Generations of visitors to Yoho National Park have regarded the alpine splendour of the Lake O'Hara area with deep reverence. Here are amassed the bubbling brooks, vibrant mosses, vast rock amphitheatres of snow, cloud and light that have inspired the works of scores of humbled artists, chief among them the luminaries of Canada's renowned Group of Seven.
Recognizing the fragility of Lake O'Hara's alpine environment and the importance of ensuring its preservation, Parks Canada has limited summer access. The village of Field has long served as a gateway to the region, with a ten-minute outing from town being all that separates campers and hikers from the morning shuttle. Eager adventurers willing to make the 11km trek into the region may do so on foot.
"One felt that the mountains are not completed. The builders are still at work. "
-- J.E.H. Macdonald
A stairway of small ponds serve as incremental passageways from the deep, frigid glacially-fed lakes found largely above the tree line in the high plateaus sourcing Lake O'Hara's basin. Seven Sisters Falls, visible from the lake approach, is the most immediately striking evidence that O'Hara may have competition for the claim of most stunning lake in the region.
One of Many Magnificent Lakes
The richly toned Lakes Oesa, Opabin, and McArthur all make worthy visits, with high chances of catching a glimpse of Yoho's mountain wildlife. Hikers frequently spot Mountain Goats, Hoary Marmots and Pikas.
Summer adventurers have the opportunity to explore a diverse range of over 80 km of alpine hiking trails in relative solitude. Day hikers encounter a unique mix of high altitude ridges, flowering alpine meadows, flowing streams, lichen-covered rock faces, imposing cliffs, and scattered boulder fields. Le Relais Day Shelter is available for hikers to grab a snack, warm up, and seek out hiking advice from locals.
In wintertime shuttle access to Lake O'Hara is put on hold and only those who trek in on cross-country skis are able to enjoy these magical surroundings as they're coolly draped in silent slumber. Ski touring is popular here, with runs ranging from simple flats to rolling backcountry jaunts along glaciers and steep slopes.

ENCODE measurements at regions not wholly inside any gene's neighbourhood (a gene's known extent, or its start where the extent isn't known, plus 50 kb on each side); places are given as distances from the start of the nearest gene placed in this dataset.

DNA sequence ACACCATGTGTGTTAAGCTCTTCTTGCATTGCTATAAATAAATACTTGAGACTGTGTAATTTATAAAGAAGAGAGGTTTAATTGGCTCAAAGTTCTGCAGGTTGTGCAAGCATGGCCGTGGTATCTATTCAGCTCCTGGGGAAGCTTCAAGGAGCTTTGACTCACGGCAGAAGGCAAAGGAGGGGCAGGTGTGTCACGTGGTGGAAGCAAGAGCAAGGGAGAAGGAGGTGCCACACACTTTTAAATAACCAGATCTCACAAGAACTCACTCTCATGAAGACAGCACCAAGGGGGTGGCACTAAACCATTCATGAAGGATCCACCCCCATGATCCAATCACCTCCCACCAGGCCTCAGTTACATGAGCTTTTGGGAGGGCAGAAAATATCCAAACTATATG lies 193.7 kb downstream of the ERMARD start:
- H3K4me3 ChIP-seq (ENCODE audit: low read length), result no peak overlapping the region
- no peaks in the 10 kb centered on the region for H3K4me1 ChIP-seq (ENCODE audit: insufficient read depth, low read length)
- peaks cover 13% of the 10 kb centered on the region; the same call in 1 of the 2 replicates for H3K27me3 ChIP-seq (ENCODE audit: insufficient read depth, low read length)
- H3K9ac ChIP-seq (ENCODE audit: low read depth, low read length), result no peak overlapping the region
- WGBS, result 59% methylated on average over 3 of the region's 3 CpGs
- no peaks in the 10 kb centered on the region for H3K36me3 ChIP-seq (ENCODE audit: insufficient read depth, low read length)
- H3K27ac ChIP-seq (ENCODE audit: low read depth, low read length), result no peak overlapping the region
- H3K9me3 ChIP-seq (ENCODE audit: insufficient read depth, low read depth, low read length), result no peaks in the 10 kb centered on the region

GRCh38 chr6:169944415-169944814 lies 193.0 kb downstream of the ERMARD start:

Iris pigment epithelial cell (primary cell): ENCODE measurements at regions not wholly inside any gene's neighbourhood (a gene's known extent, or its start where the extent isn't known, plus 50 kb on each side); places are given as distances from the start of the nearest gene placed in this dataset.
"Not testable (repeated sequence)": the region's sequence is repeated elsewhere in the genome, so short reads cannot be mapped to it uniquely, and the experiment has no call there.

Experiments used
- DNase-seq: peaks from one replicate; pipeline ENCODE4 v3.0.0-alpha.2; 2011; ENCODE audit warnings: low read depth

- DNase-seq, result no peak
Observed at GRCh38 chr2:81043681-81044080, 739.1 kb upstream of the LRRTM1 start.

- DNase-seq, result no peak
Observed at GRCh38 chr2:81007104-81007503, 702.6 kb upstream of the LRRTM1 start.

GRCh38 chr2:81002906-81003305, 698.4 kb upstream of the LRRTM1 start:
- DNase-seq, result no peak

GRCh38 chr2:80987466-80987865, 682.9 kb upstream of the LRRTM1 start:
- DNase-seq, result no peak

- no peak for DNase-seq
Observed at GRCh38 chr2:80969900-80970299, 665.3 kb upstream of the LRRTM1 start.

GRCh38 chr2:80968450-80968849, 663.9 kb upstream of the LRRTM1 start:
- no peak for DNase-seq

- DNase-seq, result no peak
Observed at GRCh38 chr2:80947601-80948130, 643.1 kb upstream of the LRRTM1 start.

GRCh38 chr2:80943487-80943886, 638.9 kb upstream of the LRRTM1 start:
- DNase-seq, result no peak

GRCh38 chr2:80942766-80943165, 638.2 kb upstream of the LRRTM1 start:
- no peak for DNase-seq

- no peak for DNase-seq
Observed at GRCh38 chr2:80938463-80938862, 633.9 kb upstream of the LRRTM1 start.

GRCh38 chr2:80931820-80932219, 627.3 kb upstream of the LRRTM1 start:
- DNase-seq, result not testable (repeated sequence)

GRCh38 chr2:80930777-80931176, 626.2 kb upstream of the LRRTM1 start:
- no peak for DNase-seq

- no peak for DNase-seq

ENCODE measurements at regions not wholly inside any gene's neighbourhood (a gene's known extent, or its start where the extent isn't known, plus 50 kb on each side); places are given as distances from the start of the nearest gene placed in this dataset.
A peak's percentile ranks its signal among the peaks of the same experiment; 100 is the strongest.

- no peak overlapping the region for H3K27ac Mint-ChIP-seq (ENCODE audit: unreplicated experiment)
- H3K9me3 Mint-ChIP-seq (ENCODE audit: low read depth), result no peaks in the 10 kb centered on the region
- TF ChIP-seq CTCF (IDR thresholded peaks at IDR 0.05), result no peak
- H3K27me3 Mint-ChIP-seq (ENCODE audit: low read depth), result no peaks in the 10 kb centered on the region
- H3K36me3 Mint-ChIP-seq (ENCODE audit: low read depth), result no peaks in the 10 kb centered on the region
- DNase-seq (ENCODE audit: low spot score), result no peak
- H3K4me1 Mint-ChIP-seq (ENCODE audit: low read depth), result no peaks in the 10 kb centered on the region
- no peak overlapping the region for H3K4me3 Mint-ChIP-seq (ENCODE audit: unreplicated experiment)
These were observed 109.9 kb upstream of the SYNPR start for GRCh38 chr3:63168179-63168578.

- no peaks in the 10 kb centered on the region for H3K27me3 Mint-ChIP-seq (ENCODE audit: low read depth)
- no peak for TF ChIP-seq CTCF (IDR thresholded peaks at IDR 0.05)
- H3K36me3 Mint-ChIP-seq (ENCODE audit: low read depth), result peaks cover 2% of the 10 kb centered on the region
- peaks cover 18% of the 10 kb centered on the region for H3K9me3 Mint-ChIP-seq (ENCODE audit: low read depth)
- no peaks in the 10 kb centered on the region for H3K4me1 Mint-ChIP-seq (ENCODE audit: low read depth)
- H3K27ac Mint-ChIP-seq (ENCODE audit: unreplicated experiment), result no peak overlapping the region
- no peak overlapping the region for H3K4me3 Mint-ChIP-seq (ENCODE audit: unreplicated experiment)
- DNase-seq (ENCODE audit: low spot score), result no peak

For many, one day is not enough to properly explore the region's vast swath of trails, and there are plenty of options for overnight stays. Bed down at the Alpine Club of Canada's Elizabeth Parker Hut, open year-round and offering amenities like a wood stove for keeping warm, propane lighting, and kitchen facilities including an oven. The 30-site O'Hara Campground is popular with families, while those seeking more familiar comforts and hospitality can be served accordingly at the Lake O'Hara Lodge.
Abbot Pass Hut
The Abbot Pass Hut has long served as a base from which mountaineers have tackled a handful of alpine ascents along the Great Divide. The series of mountains that separates Alberta from British Columbia is host to a variety of challenging routes that rim the skylines above O'Hara and the world-famous Lake Louise. Accessing the hut is not for the faint of heart: the steep scree gully on the approach is notorious for its frequent rockfall, and parties choosing to make the climb should be in top shape and well-equipped. This hut is also owned and operated by the Alpine Club of Canada.
Lake O'Hara Shuttle Bus
Seating on the shuttle bus into Lake O'Hara during the summer is on a
reservation basis through Parks Canada. The bus typically runs from mid-June
through early October. Reservations can be made up to three months in
advance by calling:
Check the Yoho National Park Fee Schedule for more information on camping and bus fares.
- The approach to Lake McArthur is an especially memorable one; as you crest a large hill to attain your first glimpse of the lake and see tall mountains rise dramatically from its depths, you will be awestruck by the almost unimaginable setting before you.
Photo: Catherine Tremblay